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The Killing Bone

Novel by Peter Saxon 1968.

W Howard Baker invented the 'Peter Saxon' house name, used for thirteen published horror novels and a further two that remain unpublished, Gordon Sowman's Floodgates of Hell and Martin Thomas' Immortal Vendetta. Baker plotted seven of these, but only wrote two. This was the first of the pair, also fifth in the the Guardians series begun by Dark Ways to Death (1968).

Father John Dyball, former priest and now member of the Guardians, discovers, seemingly by accident on a routine visit to St Botolph's Hospital, an amnesiac case undergoing almost unbelievable psychic torture. His quest to discover the cause of the man's torment (and a hopeful solution) leads him to becoming partially amnesiac himself, possessed and directed by the man he is seeking. The final battleground comes deep inside Aborigine land in Australia's Northern Territory where Father John must face the most powerful adversary he has yet encountered, and all his fellow Guardians are desperately needed to help.

Just as Steven Kane got pretty much his own book in The Vampires of Finistere, Father John gets his own book here. There isn't too much insight into the man's past, which is a pity because he is one of the most interesting members of the Guardians (certainly more so than Steven Kane), but the novel itself doesn't suffer too much for it.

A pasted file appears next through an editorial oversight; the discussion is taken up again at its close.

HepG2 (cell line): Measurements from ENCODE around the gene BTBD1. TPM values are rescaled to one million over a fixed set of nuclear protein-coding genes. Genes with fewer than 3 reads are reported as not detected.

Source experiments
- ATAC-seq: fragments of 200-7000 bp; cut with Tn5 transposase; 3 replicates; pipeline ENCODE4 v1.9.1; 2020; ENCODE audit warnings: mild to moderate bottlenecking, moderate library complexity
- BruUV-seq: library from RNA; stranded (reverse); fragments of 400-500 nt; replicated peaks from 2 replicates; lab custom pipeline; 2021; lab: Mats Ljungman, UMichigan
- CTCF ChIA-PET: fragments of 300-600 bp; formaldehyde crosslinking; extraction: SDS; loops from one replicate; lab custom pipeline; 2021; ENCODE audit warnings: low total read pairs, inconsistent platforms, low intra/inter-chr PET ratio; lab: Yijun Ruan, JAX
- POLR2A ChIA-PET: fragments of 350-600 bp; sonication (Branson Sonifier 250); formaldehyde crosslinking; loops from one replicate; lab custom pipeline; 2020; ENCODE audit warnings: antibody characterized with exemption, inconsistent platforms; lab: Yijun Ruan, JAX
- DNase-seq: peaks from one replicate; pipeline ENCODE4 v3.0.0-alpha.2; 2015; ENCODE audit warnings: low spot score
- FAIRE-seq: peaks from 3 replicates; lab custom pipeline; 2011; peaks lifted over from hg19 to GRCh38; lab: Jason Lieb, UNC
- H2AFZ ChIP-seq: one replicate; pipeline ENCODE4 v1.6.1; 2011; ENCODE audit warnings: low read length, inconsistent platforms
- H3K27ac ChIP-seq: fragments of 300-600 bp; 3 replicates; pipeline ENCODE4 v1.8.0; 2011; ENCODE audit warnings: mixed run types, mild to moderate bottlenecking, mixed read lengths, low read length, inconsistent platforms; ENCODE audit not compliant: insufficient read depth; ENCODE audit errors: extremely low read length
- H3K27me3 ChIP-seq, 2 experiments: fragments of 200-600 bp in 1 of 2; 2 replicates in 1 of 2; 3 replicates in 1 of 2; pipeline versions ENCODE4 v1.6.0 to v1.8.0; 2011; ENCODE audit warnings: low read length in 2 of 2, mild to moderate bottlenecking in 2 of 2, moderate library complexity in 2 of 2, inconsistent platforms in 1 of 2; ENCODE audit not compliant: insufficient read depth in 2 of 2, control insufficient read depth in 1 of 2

This book is a contrast to the other more formulaic Guardians books (notably Wilfred McNeilly's) in a few ways. Normally the Guardians know who their opponents are and have a rough idea of how to deal with them; whereas here the plot is more of a whodunnit, where the team have to work from scratch (and against an adversary who happens to know exactly who he is facing and isn't afraid to get a few shots in quick). Normally at the beginning of a Guardians novel, the team seem to be doing nothing important at all and are therefore free to take on whatever the plot requires, but here in the whodunnit plot, the former private eye Lionel Marks is off on another case and therefore unobtainable. And normally the Guardians' enigmatic leader Gideon Cross takes a pretty much back-seat role, leaving the actual work to his employees, but here he is forced into an active and vitally important role on the astral plane and thus we get some rare insight into how he works. Not as good as its predecessor Through the Dark Curtain or the aforementioned The Vampires of Finistere, it is nevertheless in a different class from the other Guardians books.

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